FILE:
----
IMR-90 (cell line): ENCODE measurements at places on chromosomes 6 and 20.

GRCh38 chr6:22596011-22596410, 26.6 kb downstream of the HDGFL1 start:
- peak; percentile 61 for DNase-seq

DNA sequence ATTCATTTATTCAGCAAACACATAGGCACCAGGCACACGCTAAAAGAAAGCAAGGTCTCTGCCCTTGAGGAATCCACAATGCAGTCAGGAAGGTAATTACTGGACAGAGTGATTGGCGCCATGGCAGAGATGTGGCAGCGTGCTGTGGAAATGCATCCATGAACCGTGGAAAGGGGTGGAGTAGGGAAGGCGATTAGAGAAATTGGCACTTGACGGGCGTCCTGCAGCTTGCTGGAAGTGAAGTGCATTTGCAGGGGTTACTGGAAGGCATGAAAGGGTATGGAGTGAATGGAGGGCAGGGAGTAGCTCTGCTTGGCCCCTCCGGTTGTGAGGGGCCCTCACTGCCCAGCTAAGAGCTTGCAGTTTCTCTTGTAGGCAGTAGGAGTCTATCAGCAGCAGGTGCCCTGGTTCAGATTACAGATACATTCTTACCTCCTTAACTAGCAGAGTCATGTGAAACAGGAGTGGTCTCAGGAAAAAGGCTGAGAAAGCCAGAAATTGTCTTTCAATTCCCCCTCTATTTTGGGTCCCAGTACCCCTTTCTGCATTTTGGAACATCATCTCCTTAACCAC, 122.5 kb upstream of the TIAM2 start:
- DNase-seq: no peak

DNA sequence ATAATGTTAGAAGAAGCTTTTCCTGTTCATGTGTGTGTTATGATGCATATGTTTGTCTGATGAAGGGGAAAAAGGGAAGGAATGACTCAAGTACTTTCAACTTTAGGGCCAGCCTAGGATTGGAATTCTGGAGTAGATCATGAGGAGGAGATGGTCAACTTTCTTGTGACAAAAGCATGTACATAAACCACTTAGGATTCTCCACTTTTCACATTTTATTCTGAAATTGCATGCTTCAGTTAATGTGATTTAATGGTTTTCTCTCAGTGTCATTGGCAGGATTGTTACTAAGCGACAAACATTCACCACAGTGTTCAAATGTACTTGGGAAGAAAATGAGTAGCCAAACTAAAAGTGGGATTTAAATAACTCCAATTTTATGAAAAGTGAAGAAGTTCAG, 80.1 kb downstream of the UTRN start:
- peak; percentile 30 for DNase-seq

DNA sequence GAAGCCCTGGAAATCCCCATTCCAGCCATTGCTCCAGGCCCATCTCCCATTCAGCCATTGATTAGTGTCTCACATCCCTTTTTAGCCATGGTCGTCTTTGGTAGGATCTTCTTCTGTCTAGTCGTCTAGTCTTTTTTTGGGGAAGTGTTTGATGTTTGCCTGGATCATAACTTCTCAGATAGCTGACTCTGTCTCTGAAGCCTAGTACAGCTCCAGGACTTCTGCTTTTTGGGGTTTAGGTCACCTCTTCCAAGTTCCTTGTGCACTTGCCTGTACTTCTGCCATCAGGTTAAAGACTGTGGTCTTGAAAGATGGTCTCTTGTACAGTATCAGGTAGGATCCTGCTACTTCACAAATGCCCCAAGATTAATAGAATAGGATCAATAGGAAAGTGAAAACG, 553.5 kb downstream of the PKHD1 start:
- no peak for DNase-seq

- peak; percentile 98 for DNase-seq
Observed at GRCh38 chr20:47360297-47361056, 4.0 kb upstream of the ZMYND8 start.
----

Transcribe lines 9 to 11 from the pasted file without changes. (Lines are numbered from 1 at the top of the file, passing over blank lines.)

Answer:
- no peak for DNase-seq

- peak; percentile 98 for DNase-seq
Observed at GRCh38 chr20:47360297-47361056, 4.0 kb upstream of the ZMYND8 start.